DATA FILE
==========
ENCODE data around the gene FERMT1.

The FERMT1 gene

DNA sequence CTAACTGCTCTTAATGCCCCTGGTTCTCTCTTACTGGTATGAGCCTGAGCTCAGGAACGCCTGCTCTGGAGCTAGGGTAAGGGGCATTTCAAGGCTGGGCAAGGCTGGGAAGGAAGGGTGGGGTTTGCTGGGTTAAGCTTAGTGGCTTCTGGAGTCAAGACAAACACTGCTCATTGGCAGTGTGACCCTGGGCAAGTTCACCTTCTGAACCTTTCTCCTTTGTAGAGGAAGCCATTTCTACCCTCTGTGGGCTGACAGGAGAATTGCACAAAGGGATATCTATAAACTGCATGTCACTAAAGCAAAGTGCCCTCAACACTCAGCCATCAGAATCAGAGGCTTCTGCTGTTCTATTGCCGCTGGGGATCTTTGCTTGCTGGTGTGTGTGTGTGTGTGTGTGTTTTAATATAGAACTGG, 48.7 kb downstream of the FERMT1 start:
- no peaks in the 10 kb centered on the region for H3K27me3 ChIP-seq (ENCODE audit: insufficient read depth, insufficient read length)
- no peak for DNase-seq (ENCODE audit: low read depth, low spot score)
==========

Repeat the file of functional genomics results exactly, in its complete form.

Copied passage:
ENCODE data around the gene FERMT1.

The FERMT1 gene

DNA sequence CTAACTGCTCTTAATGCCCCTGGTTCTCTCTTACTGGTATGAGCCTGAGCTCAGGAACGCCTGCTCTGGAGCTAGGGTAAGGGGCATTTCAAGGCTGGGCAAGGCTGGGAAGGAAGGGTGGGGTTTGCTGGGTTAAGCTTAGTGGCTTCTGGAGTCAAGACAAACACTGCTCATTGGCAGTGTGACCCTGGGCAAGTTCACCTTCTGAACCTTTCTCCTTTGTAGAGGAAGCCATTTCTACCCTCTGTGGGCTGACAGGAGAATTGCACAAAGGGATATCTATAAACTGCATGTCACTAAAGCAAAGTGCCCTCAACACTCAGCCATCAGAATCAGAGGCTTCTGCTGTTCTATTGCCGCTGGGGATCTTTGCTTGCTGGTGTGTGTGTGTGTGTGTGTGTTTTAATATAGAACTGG, 48.7 kb downstream of the FERMT1 start:
- no peaks in the 10 kb centered on the region for H3K27me3 ChIP-seq (ENCODE audit: insufficient read depth, insufficient read length)
- no peak for DNase-seq (ENCODE audit: low read depth, low spot score)